30 New Cases Reported as National E. coli Outbreak Spreads
Three new states are now reporting illnesses—here's what you can do to avoid getting sick.
- The national E. coli outbreak that has been linked to contaminated romaine lettuce has worsened, as more than 30 new cases have been reported.
- The Centers for Disease Control released a new update on the scale of E. coli infections spreading across the country, with nearly 20 states now reporting illnesses.
- Multiple national agencies instituted a blanket ban on romaine lettuce nearly a week ago.
- The CDC says even more cases may be reported still as more E. coli victims come forward to seek treatment, at which point hospitals notify the national agency.
Health professionals are reeling after a national E. coli outbreak has caused more than 80 people to fall ill after eating tainted romaine lettuce. While headlines have forced national grocery stores and restaurants to ditch salad for the foreseeable future, a new update from the Centers for Disease Control is a reminder that home cooks still need to be wary.
Initially, the CDC only reported 35 cases in 11 different states. But that number has soared to 84 as now 19 different states have reported illnesses related to E. coli poisoning stemming from romaine lettuce.
Those victims aren't living in one particular area of the United States: Alaska, California, Arizona, Washington, Idaho, Montana, Colorado, Louisiana, Missouri, Illinois, Michigan, Ohio, Georgia, Virginia, Pennsylvania, New Jersey, New York, and Connecticut have reported E. coli sicknesses. While no deaths have been reported, the CDC also advised the public that more cases—and increased severity—could be later reported as more and more patients flock to local hospitals.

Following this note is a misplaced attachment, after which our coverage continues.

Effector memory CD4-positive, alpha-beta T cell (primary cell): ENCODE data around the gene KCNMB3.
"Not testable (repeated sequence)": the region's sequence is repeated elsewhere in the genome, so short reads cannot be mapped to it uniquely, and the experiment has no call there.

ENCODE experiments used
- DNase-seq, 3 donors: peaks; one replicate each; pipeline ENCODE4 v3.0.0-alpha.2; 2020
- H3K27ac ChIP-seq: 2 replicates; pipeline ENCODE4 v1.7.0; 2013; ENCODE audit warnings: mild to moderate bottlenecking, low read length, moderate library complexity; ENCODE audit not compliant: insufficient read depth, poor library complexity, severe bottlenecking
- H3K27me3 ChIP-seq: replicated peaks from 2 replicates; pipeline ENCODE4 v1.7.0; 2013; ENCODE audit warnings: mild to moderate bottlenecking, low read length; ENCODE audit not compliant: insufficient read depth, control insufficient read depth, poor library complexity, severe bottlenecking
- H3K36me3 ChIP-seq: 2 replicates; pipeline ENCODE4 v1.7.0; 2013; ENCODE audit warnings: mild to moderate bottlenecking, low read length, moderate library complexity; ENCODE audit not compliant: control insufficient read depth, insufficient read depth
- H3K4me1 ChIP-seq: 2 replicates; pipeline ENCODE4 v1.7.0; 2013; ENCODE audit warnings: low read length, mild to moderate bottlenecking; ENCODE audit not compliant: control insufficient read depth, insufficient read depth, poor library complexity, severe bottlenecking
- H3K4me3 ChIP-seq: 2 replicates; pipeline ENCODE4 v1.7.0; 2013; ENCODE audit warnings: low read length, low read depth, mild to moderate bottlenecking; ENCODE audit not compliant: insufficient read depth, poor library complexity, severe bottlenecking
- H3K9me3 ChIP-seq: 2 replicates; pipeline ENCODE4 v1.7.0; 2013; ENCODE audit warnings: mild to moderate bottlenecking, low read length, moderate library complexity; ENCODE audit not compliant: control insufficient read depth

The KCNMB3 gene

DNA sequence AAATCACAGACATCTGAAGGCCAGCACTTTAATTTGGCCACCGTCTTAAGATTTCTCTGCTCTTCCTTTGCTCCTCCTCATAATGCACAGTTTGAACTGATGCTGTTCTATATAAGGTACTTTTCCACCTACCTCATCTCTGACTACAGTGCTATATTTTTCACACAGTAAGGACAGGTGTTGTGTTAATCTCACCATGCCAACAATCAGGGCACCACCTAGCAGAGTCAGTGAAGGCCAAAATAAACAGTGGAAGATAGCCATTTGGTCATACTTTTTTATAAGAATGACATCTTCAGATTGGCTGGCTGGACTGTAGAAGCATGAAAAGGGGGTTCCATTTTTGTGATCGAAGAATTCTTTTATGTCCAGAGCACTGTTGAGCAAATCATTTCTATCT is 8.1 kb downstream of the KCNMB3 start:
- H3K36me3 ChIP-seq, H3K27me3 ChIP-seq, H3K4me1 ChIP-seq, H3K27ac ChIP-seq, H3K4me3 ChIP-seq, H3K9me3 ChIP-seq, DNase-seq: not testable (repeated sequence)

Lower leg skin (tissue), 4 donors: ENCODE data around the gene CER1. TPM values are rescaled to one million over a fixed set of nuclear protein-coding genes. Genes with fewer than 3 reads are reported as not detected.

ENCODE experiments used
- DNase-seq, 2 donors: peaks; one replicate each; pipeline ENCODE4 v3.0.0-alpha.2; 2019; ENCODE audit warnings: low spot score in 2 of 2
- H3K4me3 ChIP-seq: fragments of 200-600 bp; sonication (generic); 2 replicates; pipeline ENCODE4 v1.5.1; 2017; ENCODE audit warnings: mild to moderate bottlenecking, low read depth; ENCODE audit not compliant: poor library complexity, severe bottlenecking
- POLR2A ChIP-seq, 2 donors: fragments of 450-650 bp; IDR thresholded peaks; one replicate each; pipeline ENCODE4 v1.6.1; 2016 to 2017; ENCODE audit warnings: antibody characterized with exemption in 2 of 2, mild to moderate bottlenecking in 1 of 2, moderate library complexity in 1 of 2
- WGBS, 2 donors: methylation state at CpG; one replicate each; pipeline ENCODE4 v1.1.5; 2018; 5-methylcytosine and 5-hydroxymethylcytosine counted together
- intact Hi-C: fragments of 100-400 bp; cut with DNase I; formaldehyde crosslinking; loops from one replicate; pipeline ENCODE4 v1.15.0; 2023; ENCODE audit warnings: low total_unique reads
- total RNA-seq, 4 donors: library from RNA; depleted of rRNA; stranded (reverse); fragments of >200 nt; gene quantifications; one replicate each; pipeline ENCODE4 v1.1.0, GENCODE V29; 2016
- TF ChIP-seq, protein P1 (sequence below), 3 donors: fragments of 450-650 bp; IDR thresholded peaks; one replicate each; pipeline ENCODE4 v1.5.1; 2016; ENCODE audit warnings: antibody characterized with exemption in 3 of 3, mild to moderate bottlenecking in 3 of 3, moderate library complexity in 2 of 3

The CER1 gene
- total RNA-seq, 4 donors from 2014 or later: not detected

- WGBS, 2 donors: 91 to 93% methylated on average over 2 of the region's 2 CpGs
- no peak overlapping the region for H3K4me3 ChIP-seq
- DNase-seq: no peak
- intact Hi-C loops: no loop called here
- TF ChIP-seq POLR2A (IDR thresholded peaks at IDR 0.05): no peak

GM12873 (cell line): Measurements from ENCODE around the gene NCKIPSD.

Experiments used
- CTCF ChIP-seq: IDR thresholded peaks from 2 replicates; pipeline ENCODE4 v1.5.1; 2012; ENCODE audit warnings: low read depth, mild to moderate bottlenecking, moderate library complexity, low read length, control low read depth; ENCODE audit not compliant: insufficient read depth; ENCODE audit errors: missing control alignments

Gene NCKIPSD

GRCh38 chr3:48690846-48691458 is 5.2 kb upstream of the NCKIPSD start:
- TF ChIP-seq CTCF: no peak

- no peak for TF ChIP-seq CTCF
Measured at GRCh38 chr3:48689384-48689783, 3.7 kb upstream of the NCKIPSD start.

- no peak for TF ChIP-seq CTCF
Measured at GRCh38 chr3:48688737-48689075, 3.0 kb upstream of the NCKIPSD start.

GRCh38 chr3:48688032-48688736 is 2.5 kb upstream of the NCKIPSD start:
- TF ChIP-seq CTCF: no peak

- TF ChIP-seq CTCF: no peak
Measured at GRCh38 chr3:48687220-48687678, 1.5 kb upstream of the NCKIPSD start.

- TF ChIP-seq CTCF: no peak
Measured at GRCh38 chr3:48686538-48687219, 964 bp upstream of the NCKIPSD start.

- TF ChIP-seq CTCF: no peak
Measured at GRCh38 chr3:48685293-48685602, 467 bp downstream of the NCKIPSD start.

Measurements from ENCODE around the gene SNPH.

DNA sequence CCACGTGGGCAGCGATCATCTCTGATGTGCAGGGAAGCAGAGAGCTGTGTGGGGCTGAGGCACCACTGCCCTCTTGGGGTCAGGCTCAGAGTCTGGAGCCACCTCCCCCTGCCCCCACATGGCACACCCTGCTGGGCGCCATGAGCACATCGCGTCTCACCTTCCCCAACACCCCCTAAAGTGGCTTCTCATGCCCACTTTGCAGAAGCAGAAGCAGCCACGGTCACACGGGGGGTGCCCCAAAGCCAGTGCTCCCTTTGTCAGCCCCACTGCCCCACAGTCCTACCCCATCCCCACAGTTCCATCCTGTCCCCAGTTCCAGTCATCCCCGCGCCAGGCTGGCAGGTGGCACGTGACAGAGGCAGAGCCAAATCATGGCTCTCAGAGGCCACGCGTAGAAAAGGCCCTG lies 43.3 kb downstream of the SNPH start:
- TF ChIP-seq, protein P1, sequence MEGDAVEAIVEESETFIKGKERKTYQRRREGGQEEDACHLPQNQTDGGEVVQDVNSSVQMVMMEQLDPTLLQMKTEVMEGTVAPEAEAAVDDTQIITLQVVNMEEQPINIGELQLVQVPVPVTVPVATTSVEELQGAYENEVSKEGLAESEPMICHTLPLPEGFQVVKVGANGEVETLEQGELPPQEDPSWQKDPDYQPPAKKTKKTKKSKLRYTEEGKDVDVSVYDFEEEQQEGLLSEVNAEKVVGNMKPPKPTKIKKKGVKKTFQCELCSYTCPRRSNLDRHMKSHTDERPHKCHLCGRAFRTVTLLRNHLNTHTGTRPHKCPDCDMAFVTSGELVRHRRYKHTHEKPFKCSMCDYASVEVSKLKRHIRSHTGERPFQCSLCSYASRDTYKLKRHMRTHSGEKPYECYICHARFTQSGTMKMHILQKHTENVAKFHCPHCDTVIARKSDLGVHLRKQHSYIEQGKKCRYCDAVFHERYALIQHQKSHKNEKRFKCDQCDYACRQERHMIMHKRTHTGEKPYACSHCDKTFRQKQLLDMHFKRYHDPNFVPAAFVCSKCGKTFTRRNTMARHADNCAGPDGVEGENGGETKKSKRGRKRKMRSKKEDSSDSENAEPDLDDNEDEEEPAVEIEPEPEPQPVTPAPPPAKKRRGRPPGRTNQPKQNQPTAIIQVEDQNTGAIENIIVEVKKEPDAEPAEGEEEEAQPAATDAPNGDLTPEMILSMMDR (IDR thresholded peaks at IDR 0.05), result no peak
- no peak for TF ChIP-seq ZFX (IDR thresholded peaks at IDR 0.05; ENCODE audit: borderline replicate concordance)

The issue began when federal inspectors traced the outbreak back to the Yuma, Arizona, region, a robust area of a state that is responsible for a lot of the produce that we eat across the country. Romaine lettuce isn't packaged or sold with clear identification of where it was produced, so unless you have a bed of romaine heads in your backyard, the CDC has asked you not to eat romaine lettuce whatsoever. Grocery stores have followed suit and most national retail outlets have pulled the product from shelves.
What's truly scary about this bout of E. coli sicknesses is that many people have developed a rare kidney disease known as hemolytic uremic syndrome—a phenomena where the kidney fails, and E. coli is the gateway sickness for many of those victims who have since developed what's known as HUS.
We'll update this article with more information as it becomes available, but today's CDC update is a reminder: Stay away from romaine lettuce. This outbreak, which is on its way to becoming one of the worst in American history, is no joke.